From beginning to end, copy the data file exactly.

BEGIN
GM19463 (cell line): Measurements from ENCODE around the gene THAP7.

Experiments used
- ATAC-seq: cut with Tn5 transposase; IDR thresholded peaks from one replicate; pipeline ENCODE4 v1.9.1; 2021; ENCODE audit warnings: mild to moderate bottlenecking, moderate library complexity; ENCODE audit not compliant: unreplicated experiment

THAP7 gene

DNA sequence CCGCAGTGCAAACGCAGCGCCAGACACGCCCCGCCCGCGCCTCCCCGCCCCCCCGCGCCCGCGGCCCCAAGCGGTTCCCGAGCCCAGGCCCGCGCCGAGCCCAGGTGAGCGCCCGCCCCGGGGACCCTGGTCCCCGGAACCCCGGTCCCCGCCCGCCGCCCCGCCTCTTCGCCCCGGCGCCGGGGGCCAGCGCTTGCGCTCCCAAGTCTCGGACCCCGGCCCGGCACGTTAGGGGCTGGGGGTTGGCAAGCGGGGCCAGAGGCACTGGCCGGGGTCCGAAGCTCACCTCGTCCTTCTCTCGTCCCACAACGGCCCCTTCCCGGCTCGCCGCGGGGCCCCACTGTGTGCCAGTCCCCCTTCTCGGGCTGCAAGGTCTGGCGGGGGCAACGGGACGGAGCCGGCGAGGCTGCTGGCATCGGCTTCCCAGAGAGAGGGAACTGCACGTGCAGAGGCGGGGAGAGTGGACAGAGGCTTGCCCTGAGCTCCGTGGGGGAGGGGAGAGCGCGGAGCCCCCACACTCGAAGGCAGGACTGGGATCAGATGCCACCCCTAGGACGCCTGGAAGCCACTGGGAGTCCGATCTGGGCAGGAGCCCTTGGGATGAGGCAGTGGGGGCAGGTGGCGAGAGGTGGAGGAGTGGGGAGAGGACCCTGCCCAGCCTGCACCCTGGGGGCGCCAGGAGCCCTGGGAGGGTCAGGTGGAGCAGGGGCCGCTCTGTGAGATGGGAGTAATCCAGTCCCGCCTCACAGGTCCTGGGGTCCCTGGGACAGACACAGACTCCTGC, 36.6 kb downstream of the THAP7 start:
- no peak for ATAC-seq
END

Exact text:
GM19463 (cell line): Measurements from ENCODE around the gene THAP7.

Experiments used
- ATAC-seq: cut with Tn5 transposase; IDR thresholded peaks from one replicate; pipeline ENCODE4 v1.9.1; 2021; ENCODE audit warnings: mild to moderate bottlenecking, moderate library complexity; ENCODE audit not compliant: unreplicated experiment

THAP7 gene

DNA sequence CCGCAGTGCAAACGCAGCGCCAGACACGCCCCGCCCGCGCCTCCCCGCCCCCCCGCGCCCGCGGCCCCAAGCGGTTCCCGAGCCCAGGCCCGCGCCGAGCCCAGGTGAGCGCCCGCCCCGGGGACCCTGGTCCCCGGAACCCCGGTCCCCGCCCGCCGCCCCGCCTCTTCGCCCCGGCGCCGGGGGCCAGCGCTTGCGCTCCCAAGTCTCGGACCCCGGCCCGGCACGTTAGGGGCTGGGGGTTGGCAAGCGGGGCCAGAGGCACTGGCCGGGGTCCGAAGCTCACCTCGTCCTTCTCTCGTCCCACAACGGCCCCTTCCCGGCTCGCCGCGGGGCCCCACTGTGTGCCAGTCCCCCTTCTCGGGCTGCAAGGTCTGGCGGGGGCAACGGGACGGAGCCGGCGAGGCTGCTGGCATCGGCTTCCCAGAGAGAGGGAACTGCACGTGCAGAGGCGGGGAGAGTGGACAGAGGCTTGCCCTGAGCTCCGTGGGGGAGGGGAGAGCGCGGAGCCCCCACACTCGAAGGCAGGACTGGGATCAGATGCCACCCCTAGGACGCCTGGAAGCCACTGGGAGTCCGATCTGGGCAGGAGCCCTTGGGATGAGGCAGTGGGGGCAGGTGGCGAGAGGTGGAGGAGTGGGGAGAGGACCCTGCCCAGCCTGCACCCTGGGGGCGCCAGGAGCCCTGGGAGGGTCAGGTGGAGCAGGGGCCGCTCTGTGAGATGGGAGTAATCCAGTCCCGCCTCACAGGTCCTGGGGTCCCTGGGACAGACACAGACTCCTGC, 36.6 kb downstream of the THAP7 start:
- no peak for ATAC-seq